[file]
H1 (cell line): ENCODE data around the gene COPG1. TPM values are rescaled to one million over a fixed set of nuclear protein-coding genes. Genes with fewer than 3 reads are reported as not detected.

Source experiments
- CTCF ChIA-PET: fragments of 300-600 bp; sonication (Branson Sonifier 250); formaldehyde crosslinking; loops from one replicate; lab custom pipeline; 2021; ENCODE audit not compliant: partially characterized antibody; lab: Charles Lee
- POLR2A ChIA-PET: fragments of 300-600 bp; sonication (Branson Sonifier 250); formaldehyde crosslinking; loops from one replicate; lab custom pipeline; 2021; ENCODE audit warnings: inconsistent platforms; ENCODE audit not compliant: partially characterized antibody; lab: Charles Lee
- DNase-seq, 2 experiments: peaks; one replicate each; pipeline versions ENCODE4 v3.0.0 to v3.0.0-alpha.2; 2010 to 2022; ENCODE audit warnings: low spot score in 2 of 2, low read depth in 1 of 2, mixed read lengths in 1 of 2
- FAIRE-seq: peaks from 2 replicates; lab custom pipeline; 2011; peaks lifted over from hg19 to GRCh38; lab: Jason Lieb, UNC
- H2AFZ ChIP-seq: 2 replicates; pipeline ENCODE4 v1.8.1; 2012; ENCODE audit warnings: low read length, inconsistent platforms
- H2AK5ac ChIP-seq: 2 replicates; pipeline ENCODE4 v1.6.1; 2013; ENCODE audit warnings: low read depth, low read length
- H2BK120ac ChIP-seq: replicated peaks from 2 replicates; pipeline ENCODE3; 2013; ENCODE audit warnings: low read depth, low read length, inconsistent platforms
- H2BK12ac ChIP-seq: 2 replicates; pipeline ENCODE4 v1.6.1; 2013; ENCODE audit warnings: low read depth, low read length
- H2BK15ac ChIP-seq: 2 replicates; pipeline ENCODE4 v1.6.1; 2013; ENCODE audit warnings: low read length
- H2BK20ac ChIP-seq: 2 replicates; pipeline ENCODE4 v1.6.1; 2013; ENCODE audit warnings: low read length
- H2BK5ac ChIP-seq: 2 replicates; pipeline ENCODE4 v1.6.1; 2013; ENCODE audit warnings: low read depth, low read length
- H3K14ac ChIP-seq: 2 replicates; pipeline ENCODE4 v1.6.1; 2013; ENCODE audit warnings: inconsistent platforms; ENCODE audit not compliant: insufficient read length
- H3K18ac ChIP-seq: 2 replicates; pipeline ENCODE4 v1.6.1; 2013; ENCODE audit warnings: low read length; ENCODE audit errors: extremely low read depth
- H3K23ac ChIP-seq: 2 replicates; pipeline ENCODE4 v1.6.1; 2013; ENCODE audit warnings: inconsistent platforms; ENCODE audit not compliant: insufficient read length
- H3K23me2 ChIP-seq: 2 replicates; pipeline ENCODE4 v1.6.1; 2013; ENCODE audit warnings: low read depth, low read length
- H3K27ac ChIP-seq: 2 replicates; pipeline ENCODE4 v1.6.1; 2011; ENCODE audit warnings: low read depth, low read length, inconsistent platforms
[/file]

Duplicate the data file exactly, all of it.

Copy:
H1 (cell line): ENCODE data around the gene COPG1. TPM values are rescaled to one million over a fixed set of nuclear protein-coding genes. Genes with fewer than 3 reads are reported as not detected.

Source experiments
- CTCF ChIA-PET: fragments of 300-600 bp; sonication (Branson Sonifier 250); formaldehyde crosslinking; loops from one replicate; lab custom pipeline; 2021; ENCODE audit not compliant: partially characterized antibody; lab: Charles Lee
- POLR2A ChIA-PET: fragments of 300-600 bp; sonication (Branson Sonifier 250); formaldehyde crosslinking; loops from one replicate; lab custom pipeline; 2021; ENCODE audit warnings: inconsistent platforms; ENCODE audit not compliant: partially characterized antibody; lab: Charles Lee
- DNase-seq, 2 experiments: peaks; one replicate each; pipeline versions ENCODE4 v3.0.0 to v3.0.0-alpha.2; 2010 to 2022; ENCODE audit warnings: low spot score in 2 of 2, low read depth in 1 of 2, mixed read lengths in 1 of 2
- FAIRE-seq: peaks from 2 replicates; lab custom pipeline; 2011; peaks lifted over from hg19 to GRCh38; lab: Jason Lieb, UNC
- H2AFZ ChIP-seq: 2 replicates; pipeline ENCODE4 v1.8.1; 2012; ENCODE audit warnings: low read length, inconsistent platforms
- H2AK5ac ChIP-seq: 2 replicates; pipeline ENCODE4 v1.6.1; 2013; ENCODE audit warnings: low read depth, low read length
- H2BK120ac ChIP-seq: replicated peaks from 2 replicates; pipeline ENCODE3; 2013; ENCODE audit warnings: low read depth, low read length, inconsistent platforms
- H2BK12ac ChIP-seq: 2 replicates; pipeline ENCODE4 v1.6.1; 2013; ENCODE audit warnings: low read depth, low read length
- H2BK15ac ChIP-seq: 2 replicates; pipeline ENCODE4 v1.6.1; 2013; ENCODE audit warnings: low read length
- H2BK20ac ChIP-seq: 2 replicates; pipeline ENCODE4 v1.6.1; 2013; ENCODE audit warnings: low read length
- H2BK5ac ChIP-seq: 2 replicates; pipeline ENCODE4 v1.6.1; 2013; ENCODE audit warnings: low read depth, low read length
- H3K14ac ChIP-seq: 2 replicates; pipeline ENCODE4 v1.6.1; 2013; ENCODE audit warnings: inconsistent platforms; ENCODE audit not compliant: insufficient read length
- H3K18ac ChIP-seq: 2 replicates; pipeline ENCODE4 v1.6.1; 2013; ENCODE audit warnings: low read length; ENCODE audit errors: extremely low read depth
- H3K23ac ChIP-seq: 2 replicates; pipeline ENCODE4 v1.6.1; 2013; ENCODE audit warnings: inconsistent platforms; ENCODE audit not compliant: insufficient read length
- H3K23me2 ChIP-seq: 2 replicates; pipeline ENCODE4 v1.6.1; 2013; ENCODE audit warnings: low read depth, low read length
- H3K27ac ChIP-seq: 2 replicates; pipeline ENCODE4 v1.6.1; 2011; ENCODE audit warnings: low read depth, low read length, inconsistent platforms